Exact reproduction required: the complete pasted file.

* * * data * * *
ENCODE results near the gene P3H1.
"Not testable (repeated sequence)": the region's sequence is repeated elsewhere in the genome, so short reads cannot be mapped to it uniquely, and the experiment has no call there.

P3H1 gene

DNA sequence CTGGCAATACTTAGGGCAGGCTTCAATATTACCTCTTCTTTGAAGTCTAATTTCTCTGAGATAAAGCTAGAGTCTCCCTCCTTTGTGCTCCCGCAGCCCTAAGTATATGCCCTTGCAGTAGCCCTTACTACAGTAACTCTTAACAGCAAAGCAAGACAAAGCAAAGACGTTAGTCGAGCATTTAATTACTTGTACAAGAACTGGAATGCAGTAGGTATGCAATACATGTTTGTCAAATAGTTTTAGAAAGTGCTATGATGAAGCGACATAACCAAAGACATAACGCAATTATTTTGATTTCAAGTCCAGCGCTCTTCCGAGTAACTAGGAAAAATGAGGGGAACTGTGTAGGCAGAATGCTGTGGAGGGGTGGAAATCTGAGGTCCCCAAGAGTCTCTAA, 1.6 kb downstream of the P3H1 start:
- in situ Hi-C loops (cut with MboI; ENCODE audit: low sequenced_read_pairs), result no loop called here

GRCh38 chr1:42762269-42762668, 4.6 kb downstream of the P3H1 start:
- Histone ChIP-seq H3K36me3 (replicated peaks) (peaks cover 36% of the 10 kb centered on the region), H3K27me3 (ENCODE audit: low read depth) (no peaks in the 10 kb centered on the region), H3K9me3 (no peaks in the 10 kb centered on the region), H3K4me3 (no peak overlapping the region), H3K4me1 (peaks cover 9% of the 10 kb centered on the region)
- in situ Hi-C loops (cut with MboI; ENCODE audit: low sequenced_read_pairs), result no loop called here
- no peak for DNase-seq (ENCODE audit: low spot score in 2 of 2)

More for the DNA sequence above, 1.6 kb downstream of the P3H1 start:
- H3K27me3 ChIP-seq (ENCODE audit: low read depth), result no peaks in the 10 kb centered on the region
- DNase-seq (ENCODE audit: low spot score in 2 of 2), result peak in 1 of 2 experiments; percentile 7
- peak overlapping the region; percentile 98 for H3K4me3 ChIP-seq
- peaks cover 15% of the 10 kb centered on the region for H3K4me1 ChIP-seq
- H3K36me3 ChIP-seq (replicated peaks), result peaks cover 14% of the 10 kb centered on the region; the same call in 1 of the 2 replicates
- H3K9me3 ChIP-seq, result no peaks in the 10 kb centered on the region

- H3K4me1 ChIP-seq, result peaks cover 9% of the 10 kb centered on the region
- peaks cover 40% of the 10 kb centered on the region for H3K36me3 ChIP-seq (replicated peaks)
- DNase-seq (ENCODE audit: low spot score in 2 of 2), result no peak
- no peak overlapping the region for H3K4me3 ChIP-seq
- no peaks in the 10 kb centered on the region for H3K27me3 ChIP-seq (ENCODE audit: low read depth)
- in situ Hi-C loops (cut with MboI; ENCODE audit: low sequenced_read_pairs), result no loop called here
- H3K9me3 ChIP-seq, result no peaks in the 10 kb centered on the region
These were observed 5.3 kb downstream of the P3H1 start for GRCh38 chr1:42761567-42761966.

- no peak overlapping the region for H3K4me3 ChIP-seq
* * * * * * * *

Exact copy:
ENCODE results near the gene P3H1.
"Not testable (repeated sequence)": the region's sequence is repeated elsewhere in the genome, so short reads cannot be mapped to it uniquely, and the experiment has no call there.

P3H1 gene

DNA sequence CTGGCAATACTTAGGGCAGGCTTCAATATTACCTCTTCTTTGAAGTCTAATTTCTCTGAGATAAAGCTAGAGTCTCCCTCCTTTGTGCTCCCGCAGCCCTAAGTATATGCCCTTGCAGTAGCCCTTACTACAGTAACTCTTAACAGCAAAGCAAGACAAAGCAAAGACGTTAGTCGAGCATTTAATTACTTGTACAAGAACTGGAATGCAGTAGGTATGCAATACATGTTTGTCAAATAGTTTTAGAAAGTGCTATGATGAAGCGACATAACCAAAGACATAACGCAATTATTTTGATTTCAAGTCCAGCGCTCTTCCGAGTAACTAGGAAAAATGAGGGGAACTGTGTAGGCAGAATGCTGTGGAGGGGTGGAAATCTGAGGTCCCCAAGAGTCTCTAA, 1.6 kb downstream of the P3H1 start:
- in situ Hi-C loops (cut with MboI; ENCODE audit: low sequenced_read_pairs), result no loop called here

GRCh38 chr1:42762269-42762668, 4.6 kb downstream of the P3H1 start:
- Histone ChIP-seq H3K36me3 (replicated peaks) (peaks cover 36% of the 10 kb centered on the region), H3K27me3 (ENCODE audit: low read depth) (no peaks in the 10 kb centered on the region), H3K9me3 (no peaks in the 10 kb centered on the region), H3K4me3 (no peak overlapping the region), H3K4me1 (peaks cover 9% of the 10 kb centered on the region)
- in situ Hi-C loops (cut with MboI; ENCODE audit: low sequenced_read_pairs), result no loop called here
- no peak for DNase-seq (ENCODE audit: low spot score in 2 of 2)

More for the DNA sequence above, 1.6 kb downstream of the P3H1 start:
- H3K27me3 ChIP-seq (ENCODE audit: low read depth), result no peaks in the 10 kb centered on the region
- DNase-seq (ENCODE audit: low spot score in 2 of 2), result peak in 1 of 2 experiments; percentile 7
- peak overlapping the region; percentile 98 for H3K4me3 ChIP-seq
- peaks cover 15% of the 10 kb centered on the region for H3K4me1 ChIP-seq
- H3K36me3 ChIP-seq (replicated peaks), result peaks cover 14% of the 10 kb centered on the region; the same call in 1 of the 2 replicates
- H3K9me3 ChIP-seq, result no peaks in the 10 kb centered on the region

- H3K4me1 ChIP-seq, result peaks cover 9% of the 10 kb centered on the region
- peaks cover 40% of the 10 kb centered on the region for H3K36me3 ChIP-seq (replicated peaks)
- DNase-seq (ENCODE audit: low spot score in 2 of 2), result no peak
- no peak overlapping the region for H3K4me3 ChIP-seq
- no peaks in the 10 kb centered on the region for H3K27me3 ChIP-seq (ENCODE audit: low read depth)
- in situ Hi-C loops (cut with MboI; ENCODE audit: low sequenced_read_pairs), result no loop called here
- H3K9me3 ChIP-seq, result no peaks in the 10 kb centered on the region
These were observed 5.3 kb downstream of the P3H1 start for GRCh38 chr1:42761567-42761966.

- no peak overlapping the region for H3K4me3 ChIP-seq